"This iLoo release came out of the UK office and was not a Microsoft sanctioned communication and we apologise for any confusion or offence it may have caused," Microsoft spokeswoman Bridgitt Arnold said late Monday.
The fake release generated coverage by The Wall Street Journal, The Associated Press and Reuters.
The Associated Press received confirmation of the project from both Microsoft's Waggener Edstrom public relations firm and London-based Red Consultancy, which handles such work for the software giant in England.
In an e-mail sent last week to The Associated Press, Red Consultancy's Ben Philipson wrote "MSN is really working on building a prototype for the Summer festivals, perhaps Glastonbury... This is very much a 'toe in the water' experiment to gauge interest so we'll have to see how it goes, although judging from response so far it's really captured people's imagination!"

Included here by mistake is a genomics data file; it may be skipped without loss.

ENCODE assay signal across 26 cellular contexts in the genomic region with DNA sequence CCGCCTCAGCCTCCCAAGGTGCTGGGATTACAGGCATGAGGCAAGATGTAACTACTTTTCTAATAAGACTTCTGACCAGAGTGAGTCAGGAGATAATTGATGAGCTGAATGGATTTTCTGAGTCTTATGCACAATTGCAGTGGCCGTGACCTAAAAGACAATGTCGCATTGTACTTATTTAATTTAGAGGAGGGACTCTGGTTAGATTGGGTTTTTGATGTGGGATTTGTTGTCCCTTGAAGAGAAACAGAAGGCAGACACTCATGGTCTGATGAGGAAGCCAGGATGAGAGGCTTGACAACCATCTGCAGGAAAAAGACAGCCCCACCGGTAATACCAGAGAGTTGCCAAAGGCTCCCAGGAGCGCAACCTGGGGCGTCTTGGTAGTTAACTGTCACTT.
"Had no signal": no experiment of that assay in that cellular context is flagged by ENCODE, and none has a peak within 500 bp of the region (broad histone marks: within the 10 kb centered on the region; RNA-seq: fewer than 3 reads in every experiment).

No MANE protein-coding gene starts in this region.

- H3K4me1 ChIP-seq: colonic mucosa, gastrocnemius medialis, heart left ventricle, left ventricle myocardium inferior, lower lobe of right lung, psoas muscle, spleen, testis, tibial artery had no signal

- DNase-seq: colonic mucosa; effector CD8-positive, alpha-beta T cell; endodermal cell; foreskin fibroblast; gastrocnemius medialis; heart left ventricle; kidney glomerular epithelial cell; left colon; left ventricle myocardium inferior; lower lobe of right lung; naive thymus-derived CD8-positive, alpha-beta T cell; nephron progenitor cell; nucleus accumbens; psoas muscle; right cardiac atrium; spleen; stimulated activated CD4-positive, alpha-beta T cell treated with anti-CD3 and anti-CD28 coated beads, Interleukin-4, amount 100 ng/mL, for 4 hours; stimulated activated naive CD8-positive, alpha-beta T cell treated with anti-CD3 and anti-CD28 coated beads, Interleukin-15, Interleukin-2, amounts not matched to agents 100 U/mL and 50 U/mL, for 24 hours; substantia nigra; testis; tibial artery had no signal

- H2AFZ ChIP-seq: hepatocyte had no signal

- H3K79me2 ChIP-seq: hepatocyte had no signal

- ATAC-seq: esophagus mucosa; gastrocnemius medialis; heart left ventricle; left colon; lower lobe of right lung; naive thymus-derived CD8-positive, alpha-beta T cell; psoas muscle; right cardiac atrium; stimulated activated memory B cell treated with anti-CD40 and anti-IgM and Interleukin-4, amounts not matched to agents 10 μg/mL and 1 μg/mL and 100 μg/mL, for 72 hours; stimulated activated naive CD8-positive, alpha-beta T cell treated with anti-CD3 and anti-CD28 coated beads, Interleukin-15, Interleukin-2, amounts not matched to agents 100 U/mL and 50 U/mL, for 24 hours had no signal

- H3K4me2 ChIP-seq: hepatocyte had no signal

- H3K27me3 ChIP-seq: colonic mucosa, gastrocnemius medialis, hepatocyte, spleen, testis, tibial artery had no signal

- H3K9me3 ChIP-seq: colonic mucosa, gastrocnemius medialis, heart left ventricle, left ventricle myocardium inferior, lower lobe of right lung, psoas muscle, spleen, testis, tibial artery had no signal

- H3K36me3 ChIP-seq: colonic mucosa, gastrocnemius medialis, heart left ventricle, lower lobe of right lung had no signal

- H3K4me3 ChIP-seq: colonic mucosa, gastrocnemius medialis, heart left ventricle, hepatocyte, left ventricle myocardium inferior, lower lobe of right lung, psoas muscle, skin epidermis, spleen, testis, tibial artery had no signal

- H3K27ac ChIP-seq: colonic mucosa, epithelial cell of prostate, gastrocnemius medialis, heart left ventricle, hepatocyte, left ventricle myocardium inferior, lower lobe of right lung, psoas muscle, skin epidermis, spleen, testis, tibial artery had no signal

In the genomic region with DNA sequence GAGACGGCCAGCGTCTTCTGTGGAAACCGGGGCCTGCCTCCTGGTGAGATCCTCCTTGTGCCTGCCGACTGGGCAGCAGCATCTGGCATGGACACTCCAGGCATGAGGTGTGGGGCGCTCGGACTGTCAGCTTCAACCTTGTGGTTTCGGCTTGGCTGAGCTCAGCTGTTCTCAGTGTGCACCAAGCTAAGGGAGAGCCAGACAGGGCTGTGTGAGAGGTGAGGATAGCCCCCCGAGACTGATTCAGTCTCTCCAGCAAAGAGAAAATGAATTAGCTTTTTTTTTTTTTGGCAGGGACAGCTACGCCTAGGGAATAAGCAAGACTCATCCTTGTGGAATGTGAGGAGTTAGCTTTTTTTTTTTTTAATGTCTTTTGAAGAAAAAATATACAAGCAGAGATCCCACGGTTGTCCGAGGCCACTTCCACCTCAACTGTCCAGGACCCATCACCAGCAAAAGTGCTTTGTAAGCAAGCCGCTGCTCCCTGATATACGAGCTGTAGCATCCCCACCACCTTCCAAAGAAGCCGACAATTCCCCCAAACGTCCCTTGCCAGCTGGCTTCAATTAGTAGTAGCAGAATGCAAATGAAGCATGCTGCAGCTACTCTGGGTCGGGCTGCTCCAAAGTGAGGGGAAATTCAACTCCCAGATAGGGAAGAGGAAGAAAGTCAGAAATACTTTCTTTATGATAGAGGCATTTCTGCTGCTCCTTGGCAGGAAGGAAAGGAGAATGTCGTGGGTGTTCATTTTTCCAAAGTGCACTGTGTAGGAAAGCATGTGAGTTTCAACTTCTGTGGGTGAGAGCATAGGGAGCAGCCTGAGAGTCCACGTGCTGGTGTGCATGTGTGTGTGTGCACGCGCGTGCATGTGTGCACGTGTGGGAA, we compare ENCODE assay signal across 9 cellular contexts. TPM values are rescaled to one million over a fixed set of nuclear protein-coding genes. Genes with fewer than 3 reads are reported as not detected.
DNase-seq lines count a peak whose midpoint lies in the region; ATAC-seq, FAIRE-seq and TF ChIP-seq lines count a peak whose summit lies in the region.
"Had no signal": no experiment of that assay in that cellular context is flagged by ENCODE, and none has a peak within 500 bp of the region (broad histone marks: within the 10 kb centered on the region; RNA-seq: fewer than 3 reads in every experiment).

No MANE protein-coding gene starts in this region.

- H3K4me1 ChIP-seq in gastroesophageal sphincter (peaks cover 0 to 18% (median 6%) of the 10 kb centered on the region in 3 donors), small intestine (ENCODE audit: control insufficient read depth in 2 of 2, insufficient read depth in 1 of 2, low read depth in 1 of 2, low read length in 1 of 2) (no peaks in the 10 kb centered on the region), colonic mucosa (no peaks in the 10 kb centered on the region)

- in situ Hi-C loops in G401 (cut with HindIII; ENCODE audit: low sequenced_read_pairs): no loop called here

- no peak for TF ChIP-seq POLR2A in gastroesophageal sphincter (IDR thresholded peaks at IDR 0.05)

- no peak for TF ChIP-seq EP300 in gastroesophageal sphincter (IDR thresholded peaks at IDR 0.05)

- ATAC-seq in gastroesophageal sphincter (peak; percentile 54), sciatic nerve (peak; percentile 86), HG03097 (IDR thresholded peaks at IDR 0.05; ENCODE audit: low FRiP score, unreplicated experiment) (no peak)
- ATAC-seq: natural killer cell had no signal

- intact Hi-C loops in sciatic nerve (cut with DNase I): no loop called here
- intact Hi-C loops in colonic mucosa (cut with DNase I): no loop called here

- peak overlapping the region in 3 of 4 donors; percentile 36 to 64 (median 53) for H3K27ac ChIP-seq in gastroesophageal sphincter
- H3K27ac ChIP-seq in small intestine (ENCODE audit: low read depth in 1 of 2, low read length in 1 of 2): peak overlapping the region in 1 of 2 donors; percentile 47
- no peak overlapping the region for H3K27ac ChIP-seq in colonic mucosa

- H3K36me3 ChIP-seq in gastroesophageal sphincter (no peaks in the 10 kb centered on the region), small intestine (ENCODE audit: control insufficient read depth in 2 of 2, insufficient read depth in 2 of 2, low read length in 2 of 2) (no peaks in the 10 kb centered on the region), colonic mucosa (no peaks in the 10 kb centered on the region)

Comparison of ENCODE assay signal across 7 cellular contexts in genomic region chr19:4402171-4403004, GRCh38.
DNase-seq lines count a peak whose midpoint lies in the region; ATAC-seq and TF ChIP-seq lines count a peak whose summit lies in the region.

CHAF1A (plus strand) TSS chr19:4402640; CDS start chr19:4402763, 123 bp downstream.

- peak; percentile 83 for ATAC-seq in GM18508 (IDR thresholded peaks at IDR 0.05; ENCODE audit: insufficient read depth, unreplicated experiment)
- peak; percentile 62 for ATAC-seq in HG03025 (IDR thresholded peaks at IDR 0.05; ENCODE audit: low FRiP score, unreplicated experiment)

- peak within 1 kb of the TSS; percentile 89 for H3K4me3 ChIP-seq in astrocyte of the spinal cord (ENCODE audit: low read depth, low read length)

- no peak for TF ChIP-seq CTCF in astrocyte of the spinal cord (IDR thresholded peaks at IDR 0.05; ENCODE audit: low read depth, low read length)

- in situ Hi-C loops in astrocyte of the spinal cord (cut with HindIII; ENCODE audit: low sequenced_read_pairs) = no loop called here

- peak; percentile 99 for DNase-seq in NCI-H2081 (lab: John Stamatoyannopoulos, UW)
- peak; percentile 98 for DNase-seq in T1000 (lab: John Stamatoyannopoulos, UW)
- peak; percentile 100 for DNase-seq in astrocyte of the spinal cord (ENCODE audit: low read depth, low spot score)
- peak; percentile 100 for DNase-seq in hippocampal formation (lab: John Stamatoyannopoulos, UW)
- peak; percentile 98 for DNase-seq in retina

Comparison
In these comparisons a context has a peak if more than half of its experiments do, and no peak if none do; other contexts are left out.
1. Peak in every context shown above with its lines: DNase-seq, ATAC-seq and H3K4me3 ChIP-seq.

Malina Bragg, who helps with MSN's account for Waggener Edstrom, also verified last week that the project was true.